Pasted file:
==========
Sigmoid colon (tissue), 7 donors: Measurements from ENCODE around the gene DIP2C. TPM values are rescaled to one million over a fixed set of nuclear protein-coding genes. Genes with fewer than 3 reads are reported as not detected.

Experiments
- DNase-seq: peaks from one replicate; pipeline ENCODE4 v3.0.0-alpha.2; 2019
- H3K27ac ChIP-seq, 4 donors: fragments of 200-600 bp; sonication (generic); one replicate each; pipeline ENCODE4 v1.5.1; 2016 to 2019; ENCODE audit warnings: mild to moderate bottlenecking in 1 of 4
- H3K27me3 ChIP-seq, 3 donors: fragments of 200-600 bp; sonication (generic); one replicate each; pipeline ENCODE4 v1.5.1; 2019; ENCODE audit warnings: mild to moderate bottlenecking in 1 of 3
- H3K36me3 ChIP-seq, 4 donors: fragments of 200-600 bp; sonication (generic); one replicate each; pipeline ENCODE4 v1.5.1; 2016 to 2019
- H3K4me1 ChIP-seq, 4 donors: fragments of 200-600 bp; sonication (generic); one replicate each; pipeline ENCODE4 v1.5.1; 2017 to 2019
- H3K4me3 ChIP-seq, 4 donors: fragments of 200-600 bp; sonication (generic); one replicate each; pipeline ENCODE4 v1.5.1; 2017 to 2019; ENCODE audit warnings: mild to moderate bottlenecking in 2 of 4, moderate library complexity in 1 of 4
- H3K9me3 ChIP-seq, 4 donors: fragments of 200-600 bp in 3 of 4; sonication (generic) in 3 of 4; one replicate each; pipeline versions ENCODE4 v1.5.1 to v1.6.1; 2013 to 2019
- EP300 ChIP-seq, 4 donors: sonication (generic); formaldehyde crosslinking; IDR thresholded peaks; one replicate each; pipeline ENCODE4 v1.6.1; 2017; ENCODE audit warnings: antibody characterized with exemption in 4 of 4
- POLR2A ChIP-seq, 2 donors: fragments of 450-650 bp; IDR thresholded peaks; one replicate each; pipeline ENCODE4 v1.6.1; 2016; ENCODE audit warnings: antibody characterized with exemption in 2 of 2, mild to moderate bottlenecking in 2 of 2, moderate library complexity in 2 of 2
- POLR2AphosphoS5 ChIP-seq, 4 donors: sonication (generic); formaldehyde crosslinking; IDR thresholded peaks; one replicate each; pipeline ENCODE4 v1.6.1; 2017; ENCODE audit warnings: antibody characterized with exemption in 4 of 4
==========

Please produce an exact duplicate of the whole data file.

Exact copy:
Sigmoid colon (tissue), 7 donors: Measurements from ENCODE around the gene DIP2C. TPM values are rescaled to one million over a fixed set of nuclear protein-coding genes. Genes with fewer than 3 reads are reported as not detected.

Experiments
- DNase-seq: peaks from one replicate; pipeline ENCODE4 v3.0.0-alpha.2; 2019
- H3K27ac ChIP-seq, 4 donors: fragments of 200-600 bp; sonication (generic); one replicate each; pipeline ENCODE4 v1.5.1; 2016 to 2019; ENCODE audit warnings: mild to moderate bottlenecking in 1 of 4
- H3K27me3 ChIP-seq, 3 donors: fragments of 200-600 bp; sonication (generic); one replicate each; pipeline ENCODE4 v1.5.1; 2019; ENCODE audit warnings: mild to moderate bottlenecking in 1 of 3
- H3K36me3 ChIP-seq, 4 donors: fragments of 200-600 bp; sonication (generic); one replicate each; pipeline ENCODE4 v1.5.1; 2016 to 2019
- H3K4me1 ChIP-seq, 4 donors: fragments of 200-600 bp; sonication (generic); one replicate each; pipeline ENCODE4 v1.5.1; 2017 to 2019
- H3K4me3 ChIP-seq, 4 donors: fragments of 200-600 bp; sonication (generic); one replicate each; pipeline ENCODE4 v1.5.1; 2017 to 2019; ENCODE audit warnings: mild to moderate bottlenecking in 2 of 4, moderate library complexity in 1 of 4
- H3K9me3 ChIP-seq, 4 donors: fragments of 200-600 bp in 3 of 4; sonication (generic) in 3 of 4; one replicate each; pipeline versions ENCODE4 v1.5.1 to v1.6.1; 2013 to 2019
- EP300 ChIP-seq, 4 donors: sonication (generic); formaldehyde crosslinking; IDR thresholded peaks; one replicate each; pipeline ENCODE4 v1.6.1; 2017; ENCODE audit warnings: antibody characterized with exemption in 4 of 4
- POLR2A ChIP-seq, 2 donors: fragments of 450-650 bp; IDR thresholded peaks; one replicate each; pipeline ENCODE4 v1.6.1; 2016; ENCODE audit warnings: antibody characterized with exemption in 2 of 2, mild to moderate bottlenecking in 2 of 2, moderate library complexity in 2 of 2
- POLR2AphosphoS5 ChIP-seq, 4 donors: sonication (generic); formaldehyde crosslinking; IDR thresholded peaks; one replicate each; pipeline ENCODE4 v1.6.1; 2017; ENCODE audit warnings: antibody characterized with exemption in 4 of 4